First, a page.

3. Democratize high impact social change: Billions by Millions

Inspiring others to give and helping fund the infrastructure that enables them to do so can be a deeply satisfying and impactful way to gear up your own giving. This is about supporting the agency of people closest to the challenges so they can generate and resource their own solutions. This includes everything from supporting community organizing initiatives to participatory grant-making. It also includes supporting the infrastructure for community-based giving initiatives. A great example of the latter is 4.0 School’s Angel Syndicate. This initiative brings Black community leaders together to activate themselves as philanthropic change agents. 

4. Full scale wealth transfer to visionary social entrepreneurs: Billions to Brilliance 

What if one or more signatories to the Giving Pledge created ten $1B LLCs and handed control of these vehicles to ten MacArthur-style geniuses with proximity and dedication to addressing the needs of their communities? This goes beyond grant support. This is about literally transferring wealth to visionary social entrepreneurs on a truly significant scale.

The simplest way to do this would be to pay the taxes on the amount transferred. Those selected would end up with something like 60-80% of the original capital. The rest would go to the public sector in the form of taxes. Recipients would then be entirely free to deploy these resources as they saw fit. It would truly be their money. Does this sound crazy? What’s far crazier is that the vast majority of signatories to the Giving Pledge have seen their wealth continue to accumulate despite their avowed intentions to give at least half of it away in their own lifetimes.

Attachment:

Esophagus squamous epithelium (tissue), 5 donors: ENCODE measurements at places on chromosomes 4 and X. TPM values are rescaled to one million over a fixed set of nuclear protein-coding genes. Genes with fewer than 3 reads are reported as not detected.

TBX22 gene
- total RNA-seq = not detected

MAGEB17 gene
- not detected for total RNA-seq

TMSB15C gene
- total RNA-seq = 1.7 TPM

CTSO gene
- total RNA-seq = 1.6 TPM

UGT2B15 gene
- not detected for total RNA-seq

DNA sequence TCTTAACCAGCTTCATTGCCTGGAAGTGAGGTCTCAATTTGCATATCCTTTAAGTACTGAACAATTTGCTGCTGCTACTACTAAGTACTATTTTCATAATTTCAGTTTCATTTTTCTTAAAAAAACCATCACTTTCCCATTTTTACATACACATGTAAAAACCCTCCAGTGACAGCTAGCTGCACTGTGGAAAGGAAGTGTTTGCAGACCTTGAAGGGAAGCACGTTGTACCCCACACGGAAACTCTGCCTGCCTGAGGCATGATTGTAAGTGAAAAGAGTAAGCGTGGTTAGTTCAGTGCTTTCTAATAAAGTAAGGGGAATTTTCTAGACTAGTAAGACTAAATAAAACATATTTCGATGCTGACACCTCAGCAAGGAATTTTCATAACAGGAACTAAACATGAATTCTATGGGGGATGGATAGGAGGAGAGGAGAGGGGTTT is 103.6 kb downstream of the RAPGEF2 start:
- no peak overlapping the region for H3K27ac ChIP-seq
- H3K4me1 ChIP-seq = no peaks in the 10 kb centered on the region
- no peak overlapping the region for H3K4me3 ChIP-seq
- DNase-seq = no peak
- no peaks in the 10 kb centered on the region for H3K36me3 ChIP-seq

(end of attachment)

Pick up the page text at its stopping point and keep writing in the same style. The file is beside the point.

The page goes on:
Even if you don’t have billions to give away, consider what your version of this strategy might look like. What’s your vision of the MacArthur prize on steroids? Which incredibly gifted change agents with proximity, passion, proof, and promise can you get behind in a radically big way? How much joy and impact could you set free in the world by taking this leap and putting your money behind the transformative genius of others? 


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These are the same materials we use with the social entrepreneurs in our accelerator program and the funders we coach one on one.  The world has never been more in need of a new, greatest generation of change agents and that's why we're opening up free access to these materials to anyone who's ready to make use of them!